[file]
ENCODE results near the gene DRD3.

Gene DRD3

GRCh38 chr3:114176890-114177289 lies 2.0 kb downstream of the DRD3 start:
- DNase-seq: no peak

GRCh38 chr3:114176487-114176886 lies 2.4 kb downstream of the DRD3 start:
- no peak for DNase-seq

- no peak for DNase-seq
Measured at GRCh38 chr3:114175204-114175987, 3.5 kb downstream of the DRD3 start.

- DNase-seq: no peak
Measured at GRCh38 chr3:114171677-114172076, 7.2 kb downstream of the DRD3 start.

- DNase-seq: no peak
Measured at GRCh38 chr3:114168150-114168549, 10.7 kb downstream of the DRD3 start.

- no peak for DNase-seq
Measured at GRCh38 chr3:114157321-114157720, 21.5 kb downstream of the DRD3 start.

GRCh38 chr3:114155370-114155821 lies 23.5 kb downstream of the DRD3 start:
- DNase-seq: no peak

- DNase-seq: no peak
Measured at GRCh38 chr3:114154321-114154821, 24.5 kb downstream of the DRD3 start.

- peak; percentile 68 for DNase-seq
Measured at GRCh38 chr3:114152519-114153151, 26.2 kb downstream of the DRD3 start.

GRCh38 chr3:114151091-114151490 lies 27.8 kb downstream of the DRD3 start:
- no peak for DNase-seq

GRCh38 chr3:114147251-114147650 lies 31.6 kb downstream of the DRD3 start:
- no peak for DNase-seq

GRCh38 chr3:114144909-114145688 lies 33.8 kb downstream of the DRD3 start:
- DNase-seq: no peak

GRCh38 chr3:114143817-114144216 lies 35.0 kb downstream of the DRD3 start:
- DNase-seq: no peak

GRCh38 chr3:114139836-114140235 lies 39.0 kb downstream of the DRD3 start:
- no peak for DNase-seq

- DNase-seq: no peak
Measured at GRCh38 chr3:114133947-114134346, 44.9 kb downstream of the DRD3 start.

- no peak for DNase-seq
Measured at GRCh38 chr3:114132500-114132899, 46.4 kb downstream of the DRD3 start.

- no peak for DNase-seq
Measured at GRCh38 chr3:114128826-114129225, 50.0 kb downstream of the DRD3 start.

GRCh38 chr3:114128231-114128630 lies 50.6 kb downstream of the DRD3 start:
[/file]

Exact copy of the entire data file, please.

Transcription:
ENCODE results near the gene DRD3.

Gene DRD3

GRCh38 chr3:114176890-114177289 lies 2.0 kb downstream of the DRD3 start:
- DNase-seq: no peak

GRCh38 chr3:114176487-114176886 lies 2.4 kb downstream of the DRD3 start:
- no peak for DNase-seq

- no peak for DNase-seq
Measured at GRCh38 chr3:114175204-114175987, 3.5 kb downstream of the DRD3 start.

- DNase-seq: no peak
Measured at GRCh38 chr3:114171677-114172076, 7.2 kb downstream of the DRD3 start.

- DNase-seq: no peak
Measured at GRCh38 chr3:114168150-114168549, 10.7 kb downstream of the DRD3 start.

- no peak for DNase-seq
Measured at GRCh38 chr3:114157321-114157720, 21.5 kb downstream of the DRD3 start.

GRCh38 chr3:114155370-114155821 lies 23.5 kb downstream of the DRD3 start:
- DNase-seq: no peak

- DNase-seq: no peak
Measured at GRCh38 chr3:114154321-114154821, 24.5 kb downstream of the DRD3 start.

- peak; percentile 68 for DNase-seq
Measured at GRCh38 chr3:114152519-114153151, 26.2 kb downstream of the DRD3 start.

GRCh38 chr3:114151091-114151490 lies 27.8 kb downstream of the DRD3 start:
- no peak for DNase-seq

GRCh38 chr3:114147251-114147650 lies 31.6 kb downstream of the DRD3 start:
- no peak for DNase-seq

GRCh38 chr3:114144909-114145688 lies 33.8 kb downstream of the DRD3 start:
- DNase-seq: no peak

GRCh38 chr3:114143817-114144216 lies 35.0 kb downstream of the DRD3 start:
- DNase-seq: no peak

GRCh38 chr3:114139836-114140235 lies 39.0 kb downstream of the DRD3 start:
- no peak for DNase-seq

- DNase-seq: no peak
Measured at GRCh38 chr3:114133947-114134346, 44.9 kb downstream of the DRD3 start.

- no peak for DNase-seq
Measured at GRCh38 chr3:114132500-114132899, 46.4 kb downstream of the DRD3 start.

- no peak for DNase-seq
Measured at GRCh38 chr3:114128826-114129225, 50.0 kb downstream of the DRD3 start.

GRCh38 chr3:114128231-114128630 lies 50.6 kb downstream of the DRD3 start: